investigate mine accidents. See 30 U.S.C. § 813(a). The statute, however, does not require the Secretary to follow any particular procedure in making her investigations. It simply provides:
For the purpose of making any investigation of any accident or other occurrence relating to health or safety in a coal or other mine, the Secretary may, after notice, hold public hearings, and may sign and issue subpoenas for the attendance and testimony of witnesses and the production of relevant papers, books, and documents, and administer oaths.
30 U.S.C. § 813(b) (emphasis added). As part of such investigations, the statute contemplates that the Secretary will generally make actual physical inspections of the mine; and it provides that, when doing so, the Secretary must allow union representatives to be present:
Subject to regulations issued by the Secretary, a representative of the operator and a representative authorized by his miners shall be given an opportunity to accompany the Secretary or his authorized representative during the physical inspection of any coal or other mine made pursuant to the provisions of subsection (a) of this section, for the purpose of aiding such inspection and to participate in pre- or post- inspection conferences held at the mine.
30 U.S.C. § 813(f).
It is clear from the statute that Congress intended for the union representatives to have a role in helping the Secretary assure that mines are operated in a safe manner. Indeed, MSHA has recognized over the years the value of having union representatives participate in investigations. However, nothing in the statute requires union participation in interviews -- like those at issue in this case -- which are not conducted pursuant to formal hearings or as an integral part of an immediate physical inspection of the mine.
The statute gives the agency the discretion to conduct formal, public hearings as part of its investigations. See 30 U.S.C. § 813(b). But nothing in the statute requires that investigations outside the mine be conducted solely as public hearings. Nor does the statute provide that any particular type of interview outside the mine pursuant to an investigation triggers a requirement that a public hearing be convened. The mere fact that statements taken during an interview are transcribed does not convert an interview, at which attendance is limited to a few government officials, into a public hearing.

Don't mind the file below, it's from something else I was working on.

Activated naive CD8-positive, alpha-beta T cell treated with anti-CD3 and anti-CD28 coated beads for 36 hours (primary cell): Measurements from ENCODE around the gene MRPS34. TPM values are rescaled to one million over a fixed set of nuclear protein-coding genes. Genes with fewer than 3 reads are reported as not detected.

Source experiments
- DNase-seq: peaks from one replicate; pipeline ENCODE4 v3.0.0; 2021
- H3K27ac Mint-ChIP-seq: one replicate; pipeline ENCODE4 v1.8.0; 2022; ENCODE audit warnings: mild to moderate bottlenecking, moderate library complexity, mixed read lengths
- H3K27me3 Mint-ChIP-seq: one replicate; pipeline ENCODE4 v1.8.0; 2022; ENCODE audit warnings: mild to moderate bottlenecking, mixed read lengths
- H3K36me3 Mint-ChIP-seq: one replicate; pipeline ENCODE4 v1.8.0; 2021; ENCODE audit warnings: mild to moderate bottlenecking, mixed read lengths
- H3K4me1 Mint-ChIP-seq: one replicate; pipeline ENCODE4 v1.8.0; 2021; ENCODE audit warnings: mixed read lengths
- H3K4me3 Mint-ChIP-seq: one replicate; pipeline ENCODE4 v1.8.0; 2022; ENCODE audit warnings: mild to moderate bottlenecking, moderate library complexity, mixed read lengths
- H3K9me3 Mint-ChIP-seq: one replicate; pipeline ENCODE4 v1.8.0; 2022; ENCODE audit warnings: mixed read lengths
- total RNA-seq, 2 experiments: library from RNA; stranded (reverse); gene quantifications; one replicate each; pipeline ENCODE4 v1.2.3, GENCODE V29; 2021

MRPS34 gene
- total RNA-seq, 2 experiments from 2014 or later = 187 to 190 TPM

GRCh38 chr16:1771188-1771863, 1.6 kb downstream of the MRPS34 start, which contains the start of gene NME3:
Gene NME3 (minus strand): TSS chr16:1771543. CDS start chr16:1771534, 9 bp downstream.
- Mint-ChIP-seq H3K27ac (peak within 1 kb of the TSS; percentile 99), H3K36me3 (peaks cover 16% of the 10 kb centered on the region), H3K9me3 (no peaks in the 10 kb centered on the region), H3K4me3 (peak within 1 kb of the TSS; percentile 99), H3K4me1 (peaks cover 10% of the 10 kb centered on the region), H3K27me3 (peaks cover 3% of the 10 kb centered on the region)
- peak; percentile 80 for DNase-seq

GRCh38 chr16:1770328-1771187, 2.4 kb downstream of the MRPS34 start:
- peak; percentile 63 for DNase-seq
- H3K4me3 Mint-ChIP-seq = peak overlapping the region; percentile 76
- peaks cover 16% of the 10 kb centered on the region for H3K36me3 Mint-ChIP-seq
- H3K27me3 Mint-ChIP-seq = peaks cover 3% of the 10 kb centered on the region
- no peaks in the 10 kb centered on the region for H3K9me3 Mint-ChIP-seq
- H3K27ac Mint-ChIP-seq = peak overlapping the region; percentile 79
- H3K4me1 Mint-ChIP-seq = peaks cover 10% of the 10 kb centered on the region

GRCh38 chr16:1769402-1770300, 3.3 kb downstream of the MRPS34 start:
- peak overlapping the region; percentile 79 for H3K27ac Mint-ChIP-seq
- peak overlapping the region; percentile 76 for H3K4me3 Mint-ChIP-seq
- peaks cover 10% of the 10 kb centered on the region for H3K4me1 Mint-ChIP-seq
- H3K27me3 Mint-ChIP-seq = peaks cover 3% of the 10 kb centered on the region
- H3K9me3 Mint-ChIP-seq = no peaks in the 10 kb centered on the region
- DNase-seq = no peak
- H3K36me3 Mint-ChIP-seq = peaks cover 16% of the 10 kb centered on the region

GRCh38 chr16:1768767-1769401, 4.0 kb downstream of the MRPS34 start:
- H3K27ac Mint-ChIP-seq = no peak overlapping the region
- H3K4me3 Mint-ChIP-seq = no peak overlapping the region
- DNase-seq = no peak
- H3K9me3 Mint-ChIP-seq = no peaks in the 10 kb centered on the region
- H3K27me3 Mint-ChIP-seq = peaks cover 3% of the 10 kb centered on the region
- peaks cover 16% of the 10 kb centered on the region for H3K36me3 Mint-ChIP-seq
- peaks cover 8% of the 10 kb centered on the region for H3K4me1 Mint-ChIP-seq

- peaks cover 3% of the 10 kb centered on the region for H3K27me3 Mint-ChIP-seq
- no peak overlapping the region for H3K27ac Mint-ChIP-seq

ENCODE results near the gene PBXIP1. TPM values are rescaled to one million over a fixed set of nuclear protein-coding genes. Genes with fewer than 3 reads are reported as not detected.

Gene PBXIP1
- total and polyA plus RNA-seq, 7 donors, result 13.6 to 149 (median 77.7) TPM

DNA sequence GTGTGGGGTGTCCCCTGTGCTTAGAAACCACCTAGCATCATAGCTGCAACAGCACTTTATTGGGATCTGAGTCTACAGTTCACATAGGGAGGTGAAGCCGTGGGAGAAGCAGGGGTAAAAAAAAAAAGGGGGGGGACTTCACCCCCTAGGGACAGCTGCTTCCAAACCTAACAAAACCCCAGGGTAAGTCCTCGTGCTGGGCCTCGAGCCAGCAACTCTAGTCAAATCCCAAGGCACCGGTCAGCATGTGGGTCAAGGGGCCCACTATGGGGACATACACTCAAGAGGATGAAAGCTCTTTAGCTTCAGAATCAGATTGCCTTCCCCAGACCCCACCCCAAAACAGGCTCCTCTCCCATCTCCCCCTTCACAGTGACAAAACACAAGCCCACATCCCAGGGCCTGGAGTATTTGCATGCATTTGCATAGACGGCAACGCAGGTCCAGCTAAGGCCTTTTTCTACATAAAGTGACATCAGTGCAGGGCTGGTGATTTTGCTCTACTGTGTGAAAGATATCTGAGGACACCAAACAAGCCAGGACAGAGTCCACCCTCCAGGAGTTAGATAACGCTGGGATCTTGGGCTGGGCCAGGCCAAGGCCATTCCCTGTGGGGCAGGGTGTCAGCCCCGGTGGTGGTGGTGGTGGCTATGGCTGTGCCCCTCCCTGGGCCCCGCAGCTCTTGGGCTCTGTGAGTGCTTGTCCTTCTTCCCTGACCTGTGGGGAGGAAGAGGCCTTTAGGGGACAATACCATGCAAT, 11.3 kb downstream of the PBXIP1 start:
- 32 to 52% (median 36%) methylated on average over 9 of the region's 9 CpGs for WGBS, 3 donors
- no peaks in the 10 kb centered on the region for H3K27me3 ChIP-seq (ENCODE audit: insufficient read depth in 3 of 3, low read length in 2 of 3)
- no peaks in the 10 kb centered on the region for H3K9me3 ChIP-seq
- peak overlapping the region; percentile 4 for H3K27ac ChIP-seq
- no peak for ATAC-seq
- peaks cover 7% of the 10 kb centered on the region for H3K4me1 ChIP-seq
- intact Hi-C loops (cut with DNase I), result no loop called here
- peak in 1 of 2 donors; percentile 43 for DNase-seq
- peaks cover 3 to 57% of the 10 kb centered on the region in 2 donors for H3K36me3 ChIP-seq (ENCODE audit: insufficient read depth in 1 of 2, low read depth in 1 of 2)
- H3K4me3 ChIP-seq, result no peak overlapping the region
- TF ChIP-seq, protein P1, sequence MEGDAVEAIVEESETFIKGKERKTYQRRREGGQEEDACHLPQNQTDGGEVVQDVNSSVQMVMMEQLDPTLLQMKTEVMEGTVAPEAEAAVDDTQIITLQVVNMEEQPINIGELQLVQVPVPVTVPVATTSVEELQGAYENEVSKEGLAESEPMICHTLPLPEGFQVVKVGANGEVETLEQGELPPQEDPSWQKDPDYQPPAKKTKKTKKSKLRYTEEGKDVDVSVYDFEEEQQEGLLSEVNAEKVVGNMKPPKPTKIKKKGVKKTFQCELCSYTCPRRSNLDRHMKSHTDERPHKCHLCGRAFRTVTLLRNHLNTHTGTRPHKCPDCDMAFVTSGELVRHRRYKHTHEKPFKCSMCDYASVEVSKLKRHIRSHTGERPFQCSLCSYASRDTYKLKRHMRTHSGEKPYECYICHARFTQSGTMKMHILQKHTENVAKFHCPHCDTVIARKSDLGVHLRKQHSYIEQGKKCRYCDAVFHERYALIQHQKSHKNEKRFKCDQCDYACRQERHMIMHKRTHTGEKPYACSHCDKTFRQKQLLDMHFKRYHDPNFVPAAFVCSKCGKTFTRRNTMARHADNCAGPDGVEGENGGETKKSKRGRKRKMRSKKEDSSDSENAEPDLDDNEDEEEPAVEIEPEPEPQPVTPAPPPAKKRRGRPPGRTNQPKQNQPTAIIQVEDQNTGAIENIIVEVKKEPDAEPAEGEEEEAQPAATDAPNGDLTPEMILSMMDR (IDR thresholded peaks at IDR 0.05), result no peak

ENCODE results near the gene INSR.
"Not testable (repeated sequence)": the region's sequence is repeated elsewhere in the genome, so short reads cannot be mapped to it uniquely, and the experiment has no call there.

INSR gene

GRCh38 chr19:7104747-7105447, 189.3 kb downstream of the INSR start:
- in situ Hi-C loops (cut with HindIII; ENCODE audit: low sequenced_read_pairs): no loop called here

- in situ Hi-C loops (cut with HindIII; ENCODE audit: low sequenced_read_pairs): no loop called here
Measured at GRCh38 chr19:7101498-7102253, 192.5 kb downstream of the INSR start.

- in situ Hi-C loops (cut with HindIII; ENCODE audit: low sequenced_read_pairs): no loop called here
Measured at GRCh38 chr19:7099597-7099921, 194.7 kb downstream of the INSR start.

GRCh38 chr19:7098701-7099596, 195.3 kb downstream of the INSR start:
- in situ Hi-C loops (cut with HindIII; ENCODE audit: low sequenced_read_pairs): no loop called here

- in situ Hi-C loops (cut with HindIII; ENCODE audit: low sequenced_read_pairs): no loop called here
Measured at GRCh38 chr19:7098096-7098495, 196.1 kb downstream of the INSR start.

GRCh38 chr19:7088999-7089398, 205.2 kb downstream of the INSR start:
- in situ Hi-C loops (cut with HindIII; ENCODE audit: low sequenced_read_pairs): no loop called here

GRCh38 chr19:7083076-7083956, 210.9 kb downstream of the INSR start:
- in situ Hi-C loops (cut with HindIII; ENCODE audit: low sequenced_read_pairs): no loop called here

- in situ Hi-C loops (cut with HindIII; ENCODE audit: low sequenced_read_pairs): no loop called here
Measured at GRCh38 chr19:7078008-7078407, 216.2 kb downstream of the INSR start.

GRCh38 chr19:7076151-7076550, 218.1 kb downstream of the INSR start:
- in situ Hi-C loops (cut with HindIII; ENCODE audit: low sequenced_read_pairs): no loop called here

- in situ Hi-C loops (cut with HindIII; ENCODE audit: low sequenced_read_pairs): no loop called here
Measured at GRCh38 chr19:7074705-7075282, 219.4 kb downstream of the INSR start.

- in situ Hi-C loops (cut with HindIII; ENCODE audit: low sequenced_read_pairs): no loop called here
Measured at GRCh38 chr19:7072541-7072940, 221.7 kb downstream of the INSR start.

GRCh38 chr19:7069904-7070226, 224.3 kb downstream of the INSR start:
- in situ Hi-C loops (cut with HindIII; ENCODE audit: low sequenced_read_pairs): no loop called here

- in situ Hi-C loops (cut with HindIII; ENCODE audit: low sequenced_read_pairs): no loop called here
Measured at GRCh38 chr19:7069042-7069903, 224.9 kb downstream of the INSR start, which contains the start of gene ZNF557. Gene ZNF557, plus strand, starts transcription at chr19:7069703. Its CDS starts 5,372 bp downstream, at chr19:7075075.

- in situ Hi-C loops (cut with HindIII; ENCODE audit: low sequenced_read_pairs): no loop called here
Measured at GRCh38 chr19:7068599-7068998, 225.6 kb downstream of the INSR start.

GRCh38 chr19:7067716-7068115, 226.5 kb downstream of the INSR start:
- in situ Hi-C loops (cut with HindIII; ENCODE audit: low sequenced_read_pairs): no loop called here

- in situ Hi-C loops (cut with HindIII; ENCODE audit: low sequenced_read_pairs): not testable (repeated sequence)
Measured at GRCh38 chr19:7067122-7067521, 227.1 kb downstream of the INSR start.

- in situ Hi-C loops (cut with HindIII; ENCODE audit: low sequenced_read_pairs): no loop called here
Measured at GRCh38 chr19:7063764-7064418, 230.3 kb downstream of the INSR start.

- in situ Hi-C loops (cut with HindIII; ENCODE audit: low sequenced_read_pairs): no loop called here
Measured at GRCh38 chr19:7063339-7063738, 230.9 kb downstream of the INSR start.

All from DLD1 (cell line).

By the terms of the statute, an interview becomes a public hearing when the agency opens it to the public.
Here, the agency did not open the interview to the public, because it determined that the hearing would be more effectively conducted in private. The Court finds nothing in the statute to invalidate that determination or practice.
Union and company representatives are given special access to the Secretary's investigations in certain circumstances, specifically, when the Secretary or her representative is physically inspecting the mine. There is no contention before the Court that plaintiff was barred from the physical inspection of the mine or the discussions "at the mine," as is required explicitly by the statute. 30 U.S.C. § 813(f). The interviews at issue took place later at some distance from the mine, in a different town. Whether that other town was close enough to be considered "at the mine" is a potential source of some debate, and the Court declines to define "at" for purposes of the statute in terms of any specific number of feet or miles.
It is enough that, in this case, the interviews at the mine were attended by union representatives and the interviews in dispute, the ones at the Holiday Inn, were not in, or even in the immediate proximity of, the mine. The statute imposes no clear limitations beyond that, and thus the agency had discretion to determine whether or not it wanted to admit union and company officials to the interviews at the Holiday Inn. Moreover, the reasons MSHA gave for excluding the officials were not so unreasonable that, even if it had been the practice of MSHA in the past to admit such officials to investigation interviews removed from the mine, the Court must find its decision to do so in the present case arbitrary or capricious. The agency is in a far better position than the Court to know whether or not the effectiveness of its investigations has been hampered by the presence of union and company officials at certain types of interviews.
Although the Court cannot find that the interviews in this particular case were covered by the statute's requirement that union and company officials be allowed to attend certain aspects of an investigation, this decision is limited to the situation presented.
As was pointed out above, the statute clearly contemplates extensive participation of union and company officials in the process established to assure mine safety. The presence of union officials can be the only check on the findings of the agency, which itself might share in the responsibility for the accident under investigation; by the time an inadequate or incomplete report issues and is reviewed by the union, it may be too late to remedy. A process that allows a representative of the miners to be present, when the miners are the inevitable victims of the accidents, seems inherently better and more in keeping with the spirit, if not the explicit terms, of the statute. Barring the miners' representative will only create the impression that there is something to hide.
An appropriate Order accompanies this Memorandum.
Gerhard A. Gessell
UNITED STATES DISTRICT JUDGE
March 2, 1992.
ORDER - March 2, 1992, Filed
For the reasons stated in the accompanying Memorandum, it is hereby
ORDERED that plaintiff's motion for summary judgment is denied; and it is further
ORDERED that defendant's motion for summary judgment is granted; and it is further
ORDERED that the complaint is dismissed.
Gerhard A. Gesell
UNITED STATES DISTRICT JUDGE
March 2, 1992.